It's On Us

It's On Us to...

  • Recognize: that non-consensual sex is sexual assault.
  • Identify: situations in which sexual assault may occur.
  • Intervene: in situations where consent has not or cannot be given.
  • Create: an environment in which sexual assault is unacceptable and survivors are supported.

What is It's On Us?

It's On Us is a cultural movement aimed at fundamentally shifting the way we think about sexual assault.

It's On Us is a rallying cry inviting everyone to step up and realize that the solution begins with us. It’s a declaration that sexual assault is not only a crime committed by a perpetrator against a victim, but a societal problem in which all of us have a role to play. We are reframing sexual assault in a way that inspires everyone to see it as their responsibility to do something, big or small, to prevent it. We are asking everyone to create an environment, be it a dorm room, a party, a club or a sports team, or the greater college campus, where sexual assault is unacceptable and survivors are supported. Raising awareness. Holding ourselves and each other accountable. Looking out for someone who cannot consent. It's On Us ... All of us.

The Facts

  • 1 in 5 women and 1 in 16 men are sexually assaulted in college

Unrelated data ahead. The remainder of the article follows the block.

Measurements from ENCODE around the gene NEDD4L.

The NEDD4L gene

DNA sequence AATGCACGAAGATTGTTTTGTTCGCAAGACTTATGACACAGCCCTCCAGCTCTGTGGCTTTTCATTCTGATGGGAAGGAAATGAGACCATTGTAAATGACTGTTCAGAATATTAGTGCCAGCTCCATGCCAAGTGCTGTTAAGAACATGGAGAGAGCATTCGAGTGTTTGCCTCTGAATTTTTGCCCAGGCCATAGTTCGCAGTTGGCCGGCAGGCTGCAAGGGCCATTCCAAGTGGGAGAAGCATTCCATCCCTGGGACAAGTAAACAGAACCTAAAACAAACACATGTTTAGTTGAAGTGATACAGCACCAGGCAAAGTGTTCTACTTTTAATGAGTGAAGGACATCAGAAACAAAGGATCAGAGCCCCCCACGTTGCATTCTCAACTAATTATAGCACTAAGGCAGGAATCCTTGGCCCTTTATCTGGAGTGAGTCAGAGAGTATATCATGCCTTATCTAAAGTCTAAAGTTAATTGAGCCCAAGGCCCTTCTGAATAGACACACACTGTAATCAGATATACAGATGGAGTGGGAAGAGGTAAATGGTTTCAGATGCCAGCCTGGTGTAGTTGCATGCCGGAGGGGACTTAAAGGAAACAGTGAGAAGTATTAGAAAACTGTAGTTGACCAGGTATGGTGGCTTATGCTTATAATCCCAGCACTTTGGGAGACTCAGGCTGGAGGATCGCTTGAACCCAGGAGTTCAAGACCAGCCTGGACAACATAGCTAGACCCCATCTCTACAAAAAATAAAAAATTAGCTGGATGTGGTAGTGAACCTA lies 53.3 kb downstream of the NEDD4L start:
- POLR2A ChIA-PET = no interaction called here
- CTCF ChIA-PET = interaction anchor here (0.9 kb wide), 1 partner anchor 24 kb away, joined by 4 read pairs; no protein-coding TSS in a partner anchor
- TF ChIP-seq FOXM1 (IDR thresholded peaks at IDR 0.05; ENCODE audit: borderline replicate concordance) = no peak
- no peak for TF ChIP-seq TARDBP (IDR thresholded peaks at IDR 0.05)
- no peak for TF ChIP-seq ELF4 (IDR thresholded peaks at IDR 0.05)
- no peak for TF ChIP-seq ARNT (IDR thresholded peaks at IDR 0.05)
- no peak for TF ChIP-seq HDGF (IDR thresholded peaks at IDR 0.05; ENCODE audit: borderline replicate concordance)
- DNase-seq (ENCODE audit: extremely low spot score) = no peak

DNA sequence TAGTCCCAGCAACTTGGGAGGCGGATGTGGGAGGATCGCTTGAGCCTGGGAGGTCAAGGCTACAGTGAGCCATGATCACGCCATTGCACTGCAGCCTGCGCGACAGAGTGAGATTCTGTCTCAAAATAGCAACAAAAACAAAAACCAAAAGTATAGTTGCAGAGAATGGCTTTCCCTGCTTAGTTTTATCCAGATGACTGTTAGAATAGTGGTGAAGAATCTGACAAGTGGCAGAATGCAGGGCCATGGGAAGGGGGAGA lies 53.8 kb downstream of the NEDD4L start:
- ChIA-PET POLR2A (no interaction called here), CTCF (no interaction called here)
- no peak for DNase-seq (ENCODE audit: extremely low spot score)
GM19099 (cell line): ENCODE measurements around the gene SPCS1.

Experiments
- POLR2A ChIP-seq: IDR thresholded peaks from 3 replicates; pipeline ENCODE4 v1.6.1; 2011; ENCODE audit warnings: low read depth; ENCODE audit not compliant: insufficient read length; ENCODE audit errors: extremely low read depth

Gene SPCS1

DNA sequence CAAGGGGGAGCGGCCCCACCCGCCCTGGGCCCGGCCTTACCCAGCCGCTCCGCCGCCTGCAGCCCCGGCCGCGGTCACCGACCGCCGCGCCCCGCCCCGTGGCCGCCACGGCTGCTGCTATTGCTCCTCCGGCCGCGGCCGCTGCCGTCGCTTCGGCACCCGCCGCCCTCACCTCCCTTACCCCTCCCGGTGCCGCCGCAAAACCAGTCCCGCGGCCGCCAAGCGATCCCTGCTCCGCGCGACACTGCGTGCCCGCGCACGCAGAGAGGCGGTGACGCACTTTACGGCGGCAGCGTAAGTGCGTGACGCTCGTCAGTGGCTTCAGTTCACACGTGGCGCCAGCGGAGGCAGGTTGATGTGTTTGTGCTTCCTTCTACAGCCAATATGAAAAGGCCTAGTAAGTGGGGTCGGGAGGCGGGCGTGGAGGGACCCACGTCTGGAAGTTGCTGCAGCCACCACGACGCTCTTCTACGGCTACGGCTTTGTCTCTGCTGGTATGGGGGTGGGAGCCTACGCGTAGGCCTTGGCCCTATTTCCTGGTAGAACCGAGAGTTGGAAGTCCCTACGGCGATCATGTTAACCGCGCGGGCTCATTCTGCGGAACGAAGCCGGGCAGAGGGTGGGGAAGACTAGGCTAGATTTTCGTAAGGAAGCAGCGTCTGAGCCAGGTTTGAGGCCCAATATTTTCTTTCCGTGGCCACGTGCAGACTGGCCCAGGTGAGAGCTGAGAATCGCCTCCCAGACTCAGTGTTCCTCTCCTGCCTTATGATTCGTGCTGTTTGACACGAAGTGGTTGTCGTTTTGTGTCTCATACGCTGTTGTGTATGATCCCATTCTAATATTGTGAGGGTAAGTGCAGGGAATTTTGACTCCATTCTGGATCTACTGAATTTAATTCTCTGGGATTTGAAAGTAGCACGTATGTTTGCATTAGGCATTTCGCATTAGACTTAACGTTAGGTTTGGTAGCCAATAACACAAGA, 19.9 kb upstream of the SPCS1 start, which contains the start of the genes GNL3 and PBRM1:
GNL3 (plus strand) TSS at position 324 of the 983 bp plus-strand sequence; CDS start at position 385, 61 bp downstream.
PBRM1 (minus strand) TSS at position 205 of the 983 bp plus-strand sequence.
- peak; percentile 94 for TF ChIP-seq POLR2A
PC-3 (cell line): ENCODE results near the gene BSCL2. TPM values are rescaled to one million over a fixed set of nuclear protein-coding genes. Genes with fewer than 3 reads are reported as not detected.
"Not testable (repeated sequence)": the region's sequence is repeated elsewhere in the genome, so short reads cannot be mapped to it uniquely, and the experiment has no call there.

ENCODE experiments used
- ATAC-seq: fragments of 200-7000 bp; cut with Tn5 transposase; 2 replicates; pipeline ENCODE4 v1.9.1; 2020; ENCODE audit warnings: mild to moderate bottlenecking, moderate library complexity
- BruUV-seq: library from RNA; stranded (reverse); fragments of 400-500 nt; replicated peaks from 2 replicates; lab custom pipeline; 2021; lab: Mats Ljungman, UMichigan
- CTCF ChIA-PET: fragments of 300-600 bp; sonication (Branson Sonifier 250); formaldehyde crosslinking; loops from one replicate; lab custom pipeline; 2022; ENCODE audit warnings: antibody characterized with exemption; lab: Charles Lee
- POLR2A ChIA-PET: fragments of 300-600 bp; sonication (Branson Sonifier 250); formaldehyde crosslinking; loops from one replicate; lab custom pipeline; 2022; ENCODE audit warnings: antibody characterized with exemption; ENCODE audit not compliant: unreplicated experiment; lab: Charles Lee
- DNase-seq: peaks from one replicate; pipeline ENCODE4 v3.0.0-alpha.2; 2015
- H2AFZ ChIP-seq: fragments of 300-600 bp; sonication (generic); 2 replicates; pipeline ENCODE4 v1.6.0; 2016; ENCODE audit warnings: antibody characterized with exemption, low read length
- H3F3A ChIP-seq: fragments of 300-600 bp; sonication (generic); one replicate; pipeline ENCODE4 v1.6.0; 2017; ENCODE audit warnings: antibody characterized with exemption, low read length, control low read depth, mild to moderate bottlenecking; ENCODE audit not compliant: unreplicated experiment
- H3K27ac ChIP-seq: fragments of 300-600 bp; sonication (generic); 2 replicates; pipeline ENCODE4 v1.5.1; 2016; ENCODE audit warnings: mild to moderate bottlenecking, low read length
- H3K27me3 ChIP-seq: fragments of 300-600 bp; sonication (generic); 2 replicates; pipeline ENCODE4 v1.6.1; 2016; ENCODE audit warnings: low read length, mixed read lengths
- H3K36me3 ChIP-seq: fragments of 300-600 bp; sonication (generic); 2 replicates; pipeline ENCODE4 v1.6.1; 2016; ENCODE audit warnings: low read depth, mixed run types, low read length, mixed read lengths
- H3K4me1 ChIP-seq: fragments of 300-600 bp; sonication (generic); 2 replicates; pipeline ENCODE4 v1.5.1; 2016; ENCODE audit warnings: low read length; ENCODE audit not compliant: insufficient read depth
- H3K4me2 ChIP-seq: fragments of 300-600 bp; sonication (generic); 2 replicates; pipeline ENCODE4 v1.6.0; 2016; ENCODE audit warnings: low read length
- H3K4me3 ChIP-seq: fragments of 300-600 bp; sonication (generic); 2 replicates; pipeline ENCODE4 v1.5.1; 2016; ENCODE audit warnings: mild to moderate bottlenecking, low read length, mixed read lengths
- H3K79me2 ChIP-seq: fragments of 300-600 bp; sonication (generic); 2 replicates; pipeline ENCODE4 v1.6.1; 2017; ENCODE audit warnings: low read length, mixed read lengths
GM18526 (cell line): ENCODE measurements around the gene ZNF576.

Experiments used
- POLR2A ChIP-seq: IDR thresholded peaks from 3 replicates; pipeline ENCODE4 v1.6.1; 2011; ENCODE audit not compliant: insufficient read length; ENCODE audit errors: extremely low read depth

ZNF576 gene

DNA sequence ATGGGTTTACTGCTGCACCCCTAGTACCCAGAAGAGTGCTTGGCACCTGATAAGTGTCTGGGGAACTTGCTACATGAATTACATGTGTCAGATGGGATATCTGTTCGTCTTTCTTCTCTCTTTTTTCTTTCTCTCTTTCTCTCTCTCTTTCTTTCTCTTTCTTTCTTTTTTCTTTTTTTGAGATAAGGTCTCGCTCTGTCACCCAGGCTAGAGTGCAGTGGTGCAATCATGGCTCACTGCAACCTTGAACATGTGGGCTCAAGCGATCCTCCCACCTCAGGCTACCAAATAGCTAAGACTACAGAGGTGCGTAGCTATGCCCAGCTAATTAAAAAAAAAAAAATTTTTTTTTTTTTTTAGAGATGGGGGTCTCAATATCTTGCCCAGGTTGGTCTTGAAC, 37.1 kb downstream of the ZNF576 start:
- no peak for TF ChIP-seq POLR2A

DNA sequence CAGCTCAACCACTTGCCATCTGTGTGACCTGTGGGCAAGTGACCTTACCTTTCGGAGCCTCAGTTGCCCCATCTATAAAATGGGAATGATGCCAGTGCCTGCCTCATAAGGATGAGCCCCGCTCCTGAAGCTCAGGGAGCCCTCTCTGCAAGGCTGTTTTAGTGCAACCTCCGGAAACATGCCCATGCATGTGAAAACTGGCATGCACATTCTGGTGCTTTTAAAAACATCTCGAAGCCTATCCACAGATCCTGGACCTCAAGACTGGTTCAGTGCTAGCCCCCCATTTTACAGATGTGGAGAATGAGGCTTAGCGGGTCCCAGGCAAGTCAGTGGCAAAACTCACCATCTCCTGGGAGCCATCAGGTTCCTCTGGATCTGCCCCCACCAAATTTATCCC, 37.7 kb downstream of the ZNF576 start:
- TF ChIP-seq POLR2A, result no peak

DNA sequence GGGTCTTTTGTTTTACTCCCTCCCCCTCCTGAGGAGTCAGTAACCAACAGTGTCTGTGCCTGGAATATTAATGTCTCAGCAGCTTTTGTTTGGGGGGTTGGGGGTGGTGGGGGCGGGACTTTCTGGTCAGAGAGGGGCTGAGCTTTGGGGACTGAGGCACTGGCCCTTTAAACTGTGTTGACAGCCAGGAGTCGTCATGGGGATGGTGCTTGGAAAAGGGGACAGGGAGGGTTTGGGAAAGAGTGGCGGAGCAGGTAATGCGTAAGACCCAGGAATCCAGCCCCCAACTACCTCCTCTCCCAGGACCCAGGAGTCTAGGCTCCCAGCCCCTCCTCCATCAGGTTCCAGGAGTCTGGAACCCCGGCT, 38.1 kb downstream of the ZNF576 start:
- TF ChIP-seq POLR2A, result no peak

• 40% of survivors fear reprisal by their attacker
  • Only 2% of incapacitated rape survivors report assault
  • Only 13% of rape survivors report assault
  • 8 in 10 victims knew their attacker (friend, significant other, etc.)
  • It is estimated that between 2%-7% of sexual assault reports are false

Bystander Tips

  • Talk to your friends honestly and openly about sexual assault.
  • Don’t just be a bystander – if you see something intervene, in any way you can.
  • Trust your gut. If something looks like it might be a bad situation, it probably is.
  • Be direct. Ask someone who looks like they may need help if they’re okay.
  • Get someone to help you if you see something – enlist a friend, RA, bartender, or host to help step in.
  • If you see someone who is too intoxicated to consent, enlist their friends to help them leave safely.
  • Recognize the potential danger of someone who talks about planning to target another person at a party.
  • Be aware if someone is deliberately trying to intoxicate, isolate, or corner someone else.
  • Get in the way by creating a distraction, drawing attention to the situation, or separating them.
  • Understand that if someone does not or cannot consent to sex, it’s rape.
  • Never blame the victim.